Statistical analysis was performed using STATA version 7. The recorded contrast sensitivity values were transformed into log values for analysis. Variables were tested for normality and homogeneity of variances. Independent t-test was used to compare demographic data, questionnaire scores, contrast sensitivity, and wavefront aberrations between the two groups. Logarithm of the minimum angle of resolution (log MAR) visual acuity values were tested by the Wilcoxon rank-sum test. The incidence of glare was evaluated with Fisher’s exact test. Comparison of Snellen visual acuity before and after surgery was performed using the CMH chi-square test. A value less than 0.05 was considered statistically significant.
Demographic data for patients enrolled in the study are listed in Table 1. We found no maculopathy in the nonextreme myopia group. However, 7 eyes (38.9%) in the extreme myopia group had preexisting maculopathy before surgery, including 6 eyes with degenerative myopic maculopathy and 1 eye with macular schisis.
Pre- and postoperative Snellen visual acuities are listed in Figure 1. Six months after surgery, 77.8% of eyes in the extreme myopia group achieved a BCVA of 20/40 or better, including 22.2% of eyes with 20/25 or better. Four eyes demonstrated poor vision of less than 20/60 due to severe macular degeneration or macular schisis. In the nonextreme myopia group, 86.7% of eyes achieved a BCVA of 20/40 or better, including 80.0% of eyes with 20/25 or better. Two eyes had visual acuity of 20/60 and 20/50 due to PCO. The postoperative BCVA of both groups was significantly better than the respective preoperative BCVA values (, = 0.0001; = 20.94, = 0.0000), and the nonextreme myopia group performed significantly better than the extreme myopia group ( = 5.98, = 0.0144).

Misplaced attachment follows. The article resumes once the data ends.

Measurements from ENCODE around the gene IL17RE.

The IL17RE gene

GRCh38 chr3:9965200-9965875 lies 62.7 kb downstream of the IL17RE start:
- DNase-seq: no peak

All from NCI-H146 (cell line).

Table 2 lists the postoperative NEI VFQ-25 subscale scores of the two groups. The average composite score was not statistically different between the two groups. However, evaluation of the VFQ-25 subscale scores revealed that the nonextreme myopia group performed significantly better than the extreme myopia group in terms of mental health and dependency. In addition, the extreme myopia group showed a trend toward lower social functioning. Data related to driving were not analyzed, because none of the patients in the extreme myopia group and only four patients in nonextreme myopia group drove. Other subscale scores were similar between the two groups.
As illustrated in Figure 2(a), contrast sensitivity without glare did not differ between the groups at each spatial frequency. However, patients in the nonextreme myopia group showed better contrast sensitivity with glare at intermediate frequencies (visual angle of 2.5 degrees, = 0.0277 and 1.6 degrees, = 0.0181) (Figure 2(b)).
For a 6 mm pupil, the average spherical aberration () was 0.03 ± 0.11 m in the extreme myopia group and 0.07 ± 0.07 m in the nonextreme myopia group, and total high-order aberrations were 0.50 ± 0.17 m and 0.46 ± 0.15 m, respectively. There were no significant differences in lateral coma, vertical coma, spherical aberration, total high-order aberrations, or 3rd-order to 7th-order aberrations (Figure 3).